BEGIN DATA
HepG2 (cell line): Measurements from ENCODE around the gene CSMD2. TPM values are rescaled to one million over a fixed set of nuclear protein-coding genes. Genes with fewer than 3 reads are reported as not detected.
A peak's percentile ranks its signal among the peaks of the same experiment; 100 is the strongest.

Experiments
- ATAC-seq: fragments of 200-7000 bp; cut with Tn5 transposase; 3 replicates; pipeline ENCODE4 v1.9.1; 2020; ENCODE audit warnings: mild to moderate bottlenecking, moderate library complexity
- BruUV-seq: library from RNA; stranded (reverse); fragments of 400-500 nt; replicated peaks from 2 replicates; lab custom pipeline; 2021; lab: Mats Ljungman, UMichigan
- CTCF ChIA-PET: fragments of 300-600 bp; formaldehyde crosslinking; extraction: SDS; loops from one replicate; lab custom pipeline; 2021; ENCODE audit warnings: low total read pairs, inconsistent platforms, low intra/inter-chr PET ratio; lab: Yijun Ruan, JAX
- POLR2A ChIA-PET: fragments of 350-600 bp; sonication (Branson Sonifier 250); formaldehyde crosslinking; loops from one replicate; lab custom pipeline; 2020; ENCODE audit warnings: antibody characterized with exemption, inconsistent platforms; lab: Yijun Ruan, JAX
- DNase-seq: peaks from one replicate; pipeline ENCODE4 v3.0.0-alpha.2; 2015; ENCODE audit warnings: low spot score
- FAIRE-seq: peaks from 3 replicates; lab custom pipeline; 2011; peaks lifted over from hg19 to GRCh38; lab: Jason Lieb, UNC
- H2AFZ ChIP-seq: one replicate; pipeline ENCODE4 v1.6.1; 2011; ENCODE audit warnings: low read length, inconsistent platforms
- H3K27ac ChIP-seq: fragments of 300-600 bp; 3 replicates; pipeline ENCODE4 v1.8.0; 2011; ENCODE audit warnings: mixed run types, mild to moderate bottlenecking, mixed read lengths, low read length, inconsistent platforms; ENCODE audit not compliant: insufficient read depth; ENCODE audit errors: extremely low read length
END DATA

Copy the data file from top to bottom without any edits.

HepG2 (cell line): Measurements from ENCODE around the gene CSMD2. TPM values are rescaled to one million over a fixed set of nuclear protein-coding genes. Genes with fewer than 3 reads are reported as not detected.
A peak's percentile ranks its signal among the peaks of the same experiment; 100 is the strongest.

Experiments
- ATAC-seq: fragments of 200-7000 bp; cut with Tn5 transposase; 3 replicates; pipeline ENCODE4 v1.9.1; 2020; ENCODE audit warnings: mild to moderate bottlenecking, moderate library complexity
- BruUV-seq: library from RNA; stranded (reverse); fragments of 400-500 nt; replicated peaks from 2 replicates; lab custom pipeline; 2021; lab: Mats Ljungman, UMichigan
- CTCF ChIA-PET: fragments of 300-600 bp; formaldehyde crosslinking; extraction: SDS; loops from one replicate; lab custom pipeline; 2021; ENCODE audit warnings: low total read pairs, inconsistent platforms, low intra/inter-chr PET ratio; lab: Yijun Ruan, JAX
- POLR2A ChIA-PET: fragments of 350-600 bp; sonication (Branson Sonifier 250); formaldehyde crosslinking; loops from one replicate; lab custom pipeline; 2020; ENCODE audit warnings: antibody characterized with exemption, inconsistent platforms; lab: Yijun Ruan, JAX
- DNase-seq: peaks from one replicate; pipeline ENCODE4 v3.0.0-alpha.2; 2015; ENCODE audit warnings: low spot score
- FAIRE-seq: peaks from 3 replicates; lab custom pipeline; 2011; peaks lifted over from hg19 to GRCh38; lab: Jason Lieb, UNC
- H2AFZ ChIP-seq: one replicate; pipeline ENCODE4 v1.6.1; 2011; ENCODE audit warnings: low read length, inconsistent platforms
- H3K27ac ChIP-seq: fragments of 300-600 bp; 3 replicates; pipeline ENCODE4 v1.8.0; 2011; ENCODE audit warnings: mixed run types, mild to moderate bottlenecking, mixed read lengths, low read length, inconsistent platforms; ENCODE audit not compliant: insufficient read depth; ENCODE audit errors: extremely low read length